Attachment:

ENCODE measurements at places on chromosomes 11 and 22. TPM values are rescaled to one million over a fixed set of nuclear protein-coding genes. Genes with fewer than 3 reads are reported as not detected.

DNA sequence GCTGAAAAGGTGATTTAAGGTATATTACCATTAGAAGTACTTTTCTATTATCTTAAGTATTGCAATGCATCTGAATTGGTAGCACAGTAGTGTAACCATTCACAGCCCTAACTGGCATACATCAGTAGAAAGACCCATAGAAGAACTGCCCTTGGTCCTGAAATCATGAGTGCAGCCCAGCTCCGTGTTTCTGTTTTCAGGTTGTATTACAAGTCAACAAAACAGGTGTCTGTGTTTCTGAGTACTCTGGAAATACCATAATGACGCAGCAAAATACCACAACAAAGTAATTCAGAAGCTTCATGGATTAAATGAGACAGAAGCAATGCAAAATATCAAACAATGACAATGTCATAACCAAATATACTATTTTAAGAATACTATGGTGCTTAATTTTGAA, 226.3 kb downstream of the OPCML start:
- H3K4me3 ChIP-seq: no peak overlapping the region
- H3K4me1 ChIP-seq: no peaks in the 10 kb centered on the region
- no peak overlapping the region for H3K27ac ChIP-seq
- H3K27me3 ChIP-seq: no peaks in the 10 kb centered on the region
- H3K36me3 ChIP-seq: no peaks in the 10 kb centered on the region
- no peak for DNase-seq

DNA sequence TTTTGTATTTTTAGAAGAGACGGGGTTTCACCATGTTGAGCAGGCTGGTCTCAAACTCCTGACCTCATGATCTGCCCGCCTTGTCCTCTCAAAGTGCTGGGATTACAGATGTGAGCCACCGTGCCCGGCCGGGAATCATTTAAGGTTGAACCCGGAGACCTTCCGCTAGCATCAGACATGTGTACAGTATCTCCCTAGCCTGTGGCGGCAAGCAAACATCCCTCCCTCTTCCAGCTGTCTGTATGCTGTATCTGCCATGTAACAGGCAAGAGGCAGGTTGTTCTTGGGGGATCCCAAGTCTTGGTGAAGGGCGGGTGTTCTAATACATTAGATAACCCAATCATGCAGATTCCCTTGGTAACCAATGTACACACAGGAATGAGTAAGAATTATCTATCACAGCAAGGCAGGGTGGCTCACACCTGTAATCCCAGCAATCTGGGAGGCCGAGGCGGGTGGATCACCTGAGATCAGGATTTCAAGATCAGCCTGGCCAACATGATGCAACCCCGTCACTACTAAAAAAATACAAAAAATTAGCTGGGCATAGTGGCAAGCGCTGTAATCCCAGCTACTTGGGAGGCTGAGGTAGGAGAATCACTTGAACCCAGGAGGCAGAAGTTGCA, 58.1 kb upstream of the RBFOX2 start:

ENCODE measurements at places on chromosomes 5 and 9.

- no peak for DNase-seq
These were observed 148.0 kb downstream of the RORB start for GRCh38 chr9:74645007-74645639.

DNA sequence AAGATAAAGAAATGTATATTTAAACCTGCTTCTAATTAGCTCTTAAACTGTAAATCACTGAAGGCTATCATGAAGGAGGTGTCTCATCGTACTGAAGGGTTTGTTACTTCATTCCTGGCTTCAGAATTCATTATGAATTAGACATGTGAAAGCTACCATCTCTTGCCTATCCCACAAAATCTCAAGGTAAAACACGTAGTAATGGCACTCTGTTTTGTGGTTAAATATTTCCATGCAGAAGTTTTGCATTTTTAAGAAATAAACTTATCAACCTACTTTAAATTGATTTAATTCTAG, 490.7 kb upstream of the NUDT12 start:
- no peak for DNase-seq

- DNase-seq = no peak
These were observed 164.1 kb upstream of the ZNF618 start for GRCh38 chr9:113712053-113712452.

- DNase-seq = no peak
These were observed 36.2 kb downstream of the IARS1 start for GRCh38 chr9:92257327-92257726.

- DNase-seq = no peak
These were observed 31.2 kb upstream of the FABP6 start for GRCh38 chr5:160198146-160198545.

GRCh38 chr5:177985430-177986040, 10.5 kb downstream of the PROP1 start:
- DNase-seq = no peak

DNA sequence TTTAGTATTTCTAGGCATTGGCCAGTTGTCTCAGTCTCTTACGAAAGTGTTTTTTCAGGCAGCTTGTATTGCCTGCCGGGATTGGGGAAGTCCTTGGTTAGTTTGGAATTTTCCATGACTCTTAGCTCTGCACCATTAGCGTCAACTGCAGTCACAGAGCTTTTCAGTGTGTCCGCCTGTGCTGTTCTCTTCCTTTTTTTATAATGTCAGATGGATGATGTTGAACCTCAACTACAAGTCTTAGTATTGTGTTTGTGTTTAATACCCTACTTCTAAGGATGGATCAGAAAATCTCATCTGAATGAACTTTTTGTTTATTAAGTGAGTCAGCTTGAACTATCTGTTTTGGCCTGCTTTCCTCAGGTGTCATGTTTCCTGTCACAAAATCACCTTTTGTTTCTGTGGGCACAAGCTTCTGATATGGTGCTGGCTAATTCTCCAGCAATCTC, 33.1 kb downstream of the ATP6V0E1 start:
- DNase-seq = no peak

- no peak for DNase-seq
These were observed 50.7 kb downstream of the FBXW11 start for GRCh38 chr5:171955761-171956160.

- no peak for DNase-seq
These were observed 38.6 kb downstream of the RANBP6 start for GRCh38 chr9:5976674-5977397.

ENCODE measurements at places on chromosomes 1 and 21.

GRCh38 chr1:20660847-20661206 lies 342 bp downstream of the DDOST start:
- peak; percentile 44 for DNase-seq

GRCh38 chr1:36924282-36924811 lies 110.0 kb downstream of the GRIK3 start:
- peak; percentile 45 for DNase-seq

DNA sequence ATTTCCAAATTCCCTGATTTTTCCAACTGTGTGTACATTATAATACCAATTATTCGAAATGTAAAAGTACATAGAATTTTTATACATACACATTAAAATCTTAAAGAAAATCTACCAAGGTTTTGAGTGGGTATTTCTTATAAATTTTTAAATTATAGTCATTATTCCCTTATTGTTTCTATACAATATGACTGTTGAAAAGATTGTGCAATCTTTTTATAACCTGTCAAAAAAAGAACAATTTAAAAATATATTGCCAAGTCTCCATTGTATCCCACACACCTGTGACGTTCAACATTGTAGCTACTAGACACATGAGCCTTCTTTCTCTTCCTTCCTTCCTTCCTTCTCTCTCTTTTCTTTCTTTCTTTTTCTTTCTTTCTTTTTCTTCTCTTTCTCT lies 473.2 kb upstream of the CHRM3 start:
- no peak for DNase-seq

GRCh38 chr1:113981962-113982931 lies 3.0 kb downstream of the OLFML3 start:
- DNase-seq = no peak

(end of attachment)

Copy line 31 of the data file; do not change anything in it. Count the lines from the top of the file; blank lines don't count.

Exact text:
- peak; percentile 44 for DNase-seq